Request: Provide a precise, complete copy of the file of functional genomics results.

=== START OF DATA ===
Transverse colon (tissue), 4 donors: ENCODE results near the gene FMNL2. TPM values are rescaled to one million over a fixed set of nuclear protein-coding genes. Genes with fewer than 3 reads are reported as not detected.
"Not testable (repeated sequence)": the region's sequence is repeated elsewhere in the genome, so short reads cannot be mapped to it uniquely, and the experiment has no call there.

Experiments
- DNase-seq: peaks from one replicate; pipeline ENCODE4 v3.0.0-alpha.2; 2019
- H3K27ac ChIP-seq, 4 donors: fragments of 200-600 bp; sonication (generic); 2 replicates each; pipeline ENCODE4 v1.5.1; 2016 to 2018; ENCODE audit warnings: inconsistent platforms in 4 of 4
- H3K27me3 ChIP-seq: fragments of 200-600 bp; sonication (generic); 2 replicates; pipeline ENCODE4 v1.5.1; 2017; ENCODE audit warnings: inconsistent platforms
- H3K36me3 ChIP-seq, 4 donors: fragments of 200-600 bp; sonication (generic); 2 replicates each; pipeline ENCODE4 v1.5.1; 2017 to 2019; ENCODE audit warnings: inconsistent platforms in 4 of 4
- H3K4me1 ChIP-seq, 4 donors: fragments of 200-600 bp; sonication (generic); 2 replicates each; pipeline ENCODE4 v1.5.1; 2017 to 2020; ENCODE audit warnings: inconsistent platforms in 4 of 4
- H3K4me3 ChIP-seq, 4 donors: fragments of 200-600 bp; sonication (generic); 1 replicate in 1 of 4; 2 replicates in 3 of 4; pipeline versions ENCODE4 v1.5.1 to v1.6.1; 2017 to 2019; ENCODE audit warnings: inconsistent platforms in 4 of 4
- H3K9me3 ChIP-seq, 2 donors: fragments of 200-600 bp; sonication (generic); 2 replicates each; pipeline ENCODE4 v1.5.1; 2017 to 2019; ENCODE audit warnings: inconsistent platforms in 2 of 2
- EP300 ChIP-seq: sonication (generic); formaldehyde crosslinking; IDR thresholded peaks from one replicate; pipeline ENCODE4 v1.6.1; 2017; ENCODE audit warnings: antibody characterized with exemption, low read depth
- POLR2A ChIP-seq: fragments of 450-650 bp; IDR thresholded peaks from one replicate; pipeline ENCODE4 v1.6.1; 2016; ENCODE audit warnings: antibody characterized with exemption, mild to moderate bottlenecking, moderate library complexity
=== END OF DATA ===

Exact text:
Transverse colon (tissue), 4 donors: ENCODE results near the gene FMNL2. TPM values are rescaled to one million over a fixed set of nuclear protein-coding genes. Genes with fewer than 3 reads are reported as not detected.
"Not testable (repeated sequence)": the region's sequence is repeated elsewhere in the genome, so short reads cannot be mapped to it uniquely, and the experiment has no call there.

Experiments
- DNase-seq: peaks from one replicate; pipeline ENCODE4 v3.0.0-alpha.2; 2019
- H3K27ac ChIP-seq, 4 donors: fragments of 200-600 bp; sonication (generic); 2 replicates each; pipeline ENCODE4 v1.5.1; 2016 to 2018; ENCODE audit warnings: inconsistent platforms in 4 of 4
- H3K27me3 ChIP-seq: fragments of 200-600 bp; sonication (generic); 2 replicates; pipeline ENCODE4 v1.5.1; 2017; ENCODE audit warnings: inconsistent platforms
- H3K36me3 ChIP-seq, 4 donors: fragments of 200-600 bp; sonication (generic); 2 replicates each; pipeline ENCODE4 v1.5.1; 2017 to 2019; ENCODE audit warnings: inconsistent platforms in 4 of 4
- H3K4me1 ChIP-seq, 4 donors: fragments of 200-600 bp; sonication (generic); 2 replicates each; pipeline ENCODE4 v1.5.1; 2017 to 2020; ENCODE audit warnings: inconsistent platforms in 4 of 4
- H3K4me3 ChIP-seq, 4 donors: fragments of 200-600 bp; sonication (generic); 1 replicate in 1 of 4; 2 replicates in 3 of 4; pipeline versions ENCODE4 v1.5.1 to v1.6.1; 2017 to 2019; ENCODE audit warnings: inconsistent platforms in 4 of 4
- H3K9me3 ChIP-seq, 2 donors: fragments of 200-600 bp; sonication (generic); 2 replicates each; pipeline ENCODE4 v1.5.1; 2017 to 2019; ENCODE audit warnings: inconsistent platforms in 2 of 2
- EP300 ChIP-seq: sonication (generic); formaldehyde crosslinking; IDR thresholded peaks from one replicate; pipeline ENCODE4 v1.6.1; 2017; ENCODE audit warnings: antibody characterized with exemption, low read depth
- POLR2A ChIP-seq: fragments of 450-650 bp; IDR thresholded peaks from one replicate; pipeline ENCODE4 v1.6.1; 2016; ENCODE audit warnings: antibody characterized with exemption, mild to moderate bottlenecking, moderate library complexity